The rape of beauty

John C. Wright explains the reason behind the Left’s determined destruction of beauty of every kind:

The most precious, profound and important of the great ideas which the Left has raped from us is beauty. I need spend no time on the proposition that life without beauty is a nightmare: those who have seen true beauty – sublime beauty, if even for a moment – have nothing to which they can liken it except the ecstasies of mystics and the transports of saints. Beauty consoles the sorrowing; beauty brings joy and deepens understanding; beauty is like food and wine, and men who live surrounded by ugliness become shriveled and starved in their souls.

Why, if beauty is so important, is there no discussion of it? The victory of the Left in this area has been so sudden, so remarkable, and so complete, that the discussion of beauty has lapsed into an utter and a desolate silence. Have you, dear reader, read anything discussing beauty, putting forth a coherent theory of beauty, or even extolling beauty’s central importance of the human soul in a year? In 10 years? Ever? This may be the only essay you will read on the topic this decade, and yet the topic is one of paramount importance. It is a matter of life and death not for the body but for the spirit.

There is no discussion of it because by convincing the public that beauty is in the eye of the beholder, the Left has placed it beyond the realm of discussion. According to the Left, beauty is a matter of taste, and arbitrary taste at that. There is no discussion of taste because to give reasons to prefer tasteful to tasteless things is elitist, nasty, uncouth and inappropriate. To have taste implies that some cultures produce more works of art and better than others, and this raises the uncomfortable possibility that love of beauty is Eurocentric, or even racist. To admire beauty has become a hate crime.

If beauty is in the eye of the beholder, then there is no difference between fine art as opposed to mere decoration, no difference between Leonardo da Vinci’s Mona Lisa and wallpaper. Obviously there is a difference: we decorate an otherwise useful tool to make it more pleasing to look at or handle, like painting details on a car or putting embroidered images on fabric. Popular art is meant for entertainment; it is meant to please the eye and wile away the time. But an episode of I Love Lucy is not made for the same purpose as Tchaikovsky’s Swan Lake. Art is not meant to be useful. When you hold a baby in your arms and look at him, merely look at the wonder and miracle of new life, you don’t do that because the baby is useful.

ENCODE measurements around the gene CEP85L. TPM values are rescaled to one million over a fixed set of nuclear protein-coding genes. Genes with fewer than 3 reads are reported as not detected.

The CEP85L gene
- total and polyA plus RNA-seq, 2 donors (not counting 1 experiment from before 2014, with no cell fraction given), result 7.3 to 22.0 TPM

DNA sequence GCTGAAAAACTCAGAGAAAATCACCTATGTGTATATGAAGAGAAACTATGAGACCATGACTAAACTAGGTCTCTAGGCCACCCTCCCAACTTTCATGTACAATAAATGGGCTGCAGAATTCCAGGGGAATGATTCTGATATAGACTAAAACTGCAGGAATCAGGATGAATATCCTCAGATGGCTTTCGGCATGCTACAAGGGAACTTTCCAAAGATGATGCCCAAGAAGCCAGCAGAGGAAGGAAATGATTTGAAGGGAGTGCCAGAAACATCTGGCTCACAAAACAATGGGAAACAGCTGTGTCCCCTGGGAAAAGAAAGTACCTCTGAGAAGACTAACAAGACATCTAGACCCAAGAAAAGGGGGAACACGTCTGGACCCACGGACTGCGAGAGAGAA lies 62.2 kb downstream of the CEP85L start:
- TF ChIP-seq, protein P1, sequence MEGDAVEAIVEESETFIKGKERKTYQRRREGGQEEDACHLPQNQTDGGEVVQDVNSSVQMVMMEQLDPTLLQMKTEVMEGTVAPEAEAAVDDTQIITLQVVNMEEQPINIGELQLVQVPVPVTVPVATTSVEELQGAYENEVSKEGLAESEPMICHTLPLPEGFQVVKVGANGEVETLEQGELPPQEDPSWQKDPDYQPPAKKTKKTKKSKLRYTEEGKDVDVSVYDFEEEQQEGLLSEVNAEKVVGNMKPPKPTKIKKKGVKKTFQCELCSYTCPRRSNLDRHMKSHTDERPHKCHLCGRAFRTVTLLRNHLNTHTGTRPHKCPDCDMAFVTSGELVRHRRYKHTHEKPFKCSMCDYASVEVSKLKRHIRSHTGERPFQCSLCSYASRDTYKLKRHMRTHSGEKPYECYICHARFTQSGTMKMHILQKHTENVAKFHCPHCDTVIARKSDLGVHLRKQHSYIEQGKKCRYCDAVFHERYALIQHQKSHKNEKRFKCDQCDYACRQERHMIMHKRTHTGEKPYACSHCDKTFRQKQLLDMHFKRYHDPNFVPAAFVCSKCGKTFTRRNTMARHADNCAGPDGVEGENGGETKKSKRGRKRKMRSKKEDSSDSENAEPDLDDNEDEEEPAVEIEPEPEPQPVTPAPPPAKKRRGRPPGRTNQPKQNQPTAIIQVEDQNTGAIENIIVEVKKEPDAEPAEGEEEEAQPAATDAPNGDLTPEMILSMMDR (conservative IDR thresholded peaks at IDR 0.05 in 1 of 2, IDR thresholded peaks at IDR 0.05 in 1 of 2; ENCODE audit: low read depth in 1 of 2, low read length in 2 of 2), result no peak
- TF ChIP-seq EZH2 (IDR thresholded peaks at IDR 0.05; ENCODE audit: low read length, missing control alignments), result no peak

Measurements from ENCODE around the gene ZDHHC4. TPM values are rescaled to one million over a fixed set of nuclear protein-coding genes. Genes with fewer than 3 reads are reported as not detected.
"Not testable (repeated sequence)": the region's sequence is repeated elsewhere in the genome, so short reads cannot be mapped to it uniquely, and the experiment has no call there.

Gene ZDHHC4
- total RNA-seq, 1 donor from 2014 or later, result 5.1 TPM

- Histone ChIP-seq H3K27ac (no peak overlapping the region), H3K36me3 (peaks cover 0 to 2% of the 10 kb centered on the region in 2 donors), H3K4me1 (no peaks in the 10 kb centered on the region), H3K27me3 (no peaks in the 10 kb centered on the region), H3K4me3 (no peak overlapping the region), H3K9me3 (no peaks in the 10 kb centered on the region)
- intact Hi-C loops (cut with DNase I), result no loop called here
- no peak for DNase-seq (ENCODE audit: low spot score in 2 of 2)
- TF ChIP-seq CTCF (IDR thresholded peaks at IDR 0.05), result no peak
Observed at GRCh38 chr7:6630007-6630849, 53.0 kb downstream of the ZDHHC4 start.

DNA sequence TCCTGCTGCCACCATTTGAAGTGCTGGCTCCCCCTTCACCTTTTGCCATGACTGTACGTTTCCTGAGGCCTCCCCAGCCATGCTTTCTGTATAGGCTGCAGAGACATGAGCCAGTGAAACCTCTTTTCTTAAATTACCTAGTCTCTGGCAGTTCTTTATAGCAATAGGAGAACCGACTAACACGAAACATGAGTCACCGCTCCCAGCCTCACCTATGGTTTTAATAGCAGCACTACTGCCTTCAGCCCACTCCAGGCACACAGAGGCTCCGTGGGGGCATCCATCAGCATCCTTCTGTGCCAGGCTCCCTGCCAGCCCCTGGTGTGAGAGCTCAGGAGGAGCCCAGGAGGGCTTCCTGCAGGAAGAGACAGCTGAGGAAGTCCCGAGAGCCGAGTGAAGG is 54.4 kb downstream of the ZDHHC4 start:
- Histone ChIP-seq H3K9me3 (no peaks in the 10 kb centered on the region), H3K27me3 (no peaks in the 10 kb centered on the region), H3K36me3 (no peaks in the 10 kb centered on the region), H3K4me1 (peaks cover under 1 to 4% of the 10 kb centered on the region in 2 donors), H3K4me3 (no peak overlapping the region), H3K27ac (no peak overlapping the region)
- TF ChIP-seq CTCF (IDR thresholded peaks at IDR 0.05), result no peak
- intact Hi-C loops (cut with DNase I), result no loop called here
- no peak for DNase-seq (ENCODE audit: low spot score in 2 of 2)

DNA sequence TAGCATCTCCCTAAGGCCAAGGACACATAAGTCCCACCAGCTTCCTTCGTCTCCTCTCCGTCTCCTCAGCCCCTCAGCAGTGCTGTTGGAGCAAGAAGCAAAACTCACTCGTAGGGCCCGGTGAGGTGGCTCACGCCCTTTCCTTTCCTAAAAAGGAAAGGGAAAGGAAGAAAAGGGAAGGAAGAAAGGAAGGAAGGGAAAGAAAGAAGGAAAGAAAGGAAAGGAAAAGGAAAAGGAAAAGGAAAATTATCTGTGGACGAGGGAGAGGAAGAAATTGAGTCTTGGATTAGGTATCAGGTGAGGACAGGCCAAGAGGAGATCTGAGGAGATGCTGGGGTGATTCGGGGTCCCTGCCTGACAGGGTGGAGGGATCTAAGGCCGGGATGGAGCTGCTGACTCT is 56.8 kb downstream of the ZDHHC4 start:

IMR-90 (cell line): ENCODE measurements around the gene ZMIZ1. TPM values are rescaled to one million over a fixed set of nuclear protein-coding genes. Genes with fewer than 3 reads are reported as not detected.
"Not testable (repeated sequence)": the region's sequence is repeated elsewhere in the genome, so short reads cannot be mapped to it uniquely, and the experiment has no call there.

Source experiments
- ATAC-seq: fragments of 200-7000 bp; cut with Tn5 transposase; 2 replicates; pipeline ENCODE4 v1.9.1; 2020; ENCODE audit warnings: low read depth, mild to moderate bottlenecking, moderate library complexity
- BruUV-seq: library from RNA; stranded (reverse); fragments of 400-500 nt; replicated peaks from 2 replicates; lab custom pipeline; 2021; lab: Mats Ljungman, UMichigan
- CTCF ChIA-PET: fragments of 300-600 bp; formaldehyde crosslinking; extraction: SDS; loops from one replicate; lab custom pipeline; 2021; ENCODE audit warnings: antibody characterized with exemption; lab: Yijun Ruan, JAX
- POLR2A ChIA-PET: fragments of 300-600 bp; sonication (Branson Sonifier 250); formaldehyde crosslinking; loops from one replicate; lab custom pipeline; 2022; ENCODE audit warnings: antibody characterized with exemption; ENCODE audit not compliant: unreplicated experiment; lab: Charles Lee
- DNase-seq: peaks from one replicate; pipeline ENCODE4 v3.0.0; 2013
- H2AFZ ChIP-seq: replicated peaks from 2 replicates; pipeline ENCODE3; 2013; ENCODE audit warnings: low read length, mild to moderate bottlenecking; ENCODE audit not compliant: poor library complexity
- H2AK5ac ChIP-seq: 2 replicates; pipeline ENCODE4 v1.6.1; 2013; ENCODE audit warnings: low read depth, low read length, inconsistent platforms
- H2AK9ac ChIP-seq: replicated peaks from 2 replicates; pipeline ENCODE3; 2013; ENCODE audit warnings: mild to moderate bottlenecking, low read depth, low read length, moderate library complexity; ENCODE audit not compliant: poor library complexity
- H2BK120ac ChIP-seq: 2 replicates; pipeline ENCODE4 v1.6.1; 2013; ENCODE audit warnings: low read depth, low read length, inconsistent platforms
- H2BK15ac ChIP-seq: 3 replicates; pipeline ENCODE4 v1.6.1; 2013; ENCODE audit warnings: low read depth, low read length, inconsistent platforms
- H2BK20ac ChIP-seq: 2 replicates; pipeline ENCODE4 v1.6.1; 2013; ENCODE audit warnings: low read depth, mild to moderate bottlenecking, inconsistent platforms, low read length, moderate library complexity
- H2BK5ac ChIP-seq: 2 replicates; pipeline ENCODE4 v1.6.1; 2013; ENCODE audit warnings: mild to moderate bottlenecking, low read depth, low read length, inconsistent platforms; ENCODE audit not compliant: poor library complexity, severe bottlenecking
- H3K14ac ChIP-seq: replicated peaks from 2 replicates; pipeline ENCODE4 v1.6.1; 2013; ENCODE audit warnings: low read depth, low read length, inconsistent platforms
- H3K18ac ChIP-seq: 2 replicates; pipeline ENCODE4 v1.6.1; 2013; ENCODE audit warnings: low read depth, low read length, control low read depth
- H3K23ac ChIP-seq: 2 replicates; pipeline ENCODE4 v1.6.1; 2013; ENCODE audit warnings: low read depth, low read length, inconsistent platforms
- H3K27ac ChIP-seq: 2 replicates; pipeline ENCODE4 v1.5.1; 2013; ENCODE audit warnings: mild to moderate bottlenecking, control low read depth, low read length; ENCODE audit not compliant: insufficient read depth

If beauty is in the eye of the beholder, then there is no such thing as training the taste. One can sit down and watch well done popular entertainment – for example, a Mickey Mouse cartoon – with pleasure and enjoyment, and no study is needed to prepare you to appreciate and understand it. But to sit down and read Milton’s Paradise Lost for pleasure, one needs a passing familiarity with classical and Biblical figures to which he alludes, and one’s pleasure is increased if one is familiar with the epic models, the Virgil and Homer, on whose themes Milton plays out so creative and striking a variation.

If beauty is in the eye of the beholder, then anything, anything at all, can be declared to be beautiful merely by the artist. Like God creating light from nothing by the power of His word, the artist creates beauty not by any genius nor craftsmanship, but by his naked fiat. It is beautiful not because he actually created anything, but only because he says so….

The strongest argument against the atheism so beloved of the Left is
not an argument that can be put in words, for it is the argument of
beauty. If you see a sunset clothed in scarlet like a king descending to
his empurpled pyre, or wonder at the gleaming thunder of a waterfall,
if you find yourself fascinated by the soft intricacy of a crimson rose
or behold the cold virgin majesty of the morning star, much less see and
enter a cathedral or a walled garden, or you hear Schiller’s “Ode to
Joy” by Beethoven or see the David of Michelangelo, or become immersed
into the song and splendor and Northern sorrow of Wagner’s “Ring” or
Tolkien’s Lord of the Rings, if indeed you see real beauty and for a moment you forget yourself, then you are drawn out of yourself into something larger.

In that timeless moment of sublime rapture, the heart knows even if
the head cannot put it into words that the dull and quotidian world of
betrayal, pain, disappointment and sorrow is not the only world there
is. Beauty points to a world beyond this world, a higher realm, a
country of joy where there is no death. Beauty points to the divine.

The creative instinct is the urge to celebrate the divine. Which is why most forms of modern art, from performance narcissism to Pink SF/F is a perversion of the creative instinct, because they exist to celebrate ugliness and evil while attempting to degrade the very concepts of the Good, the Beautiful, and the True.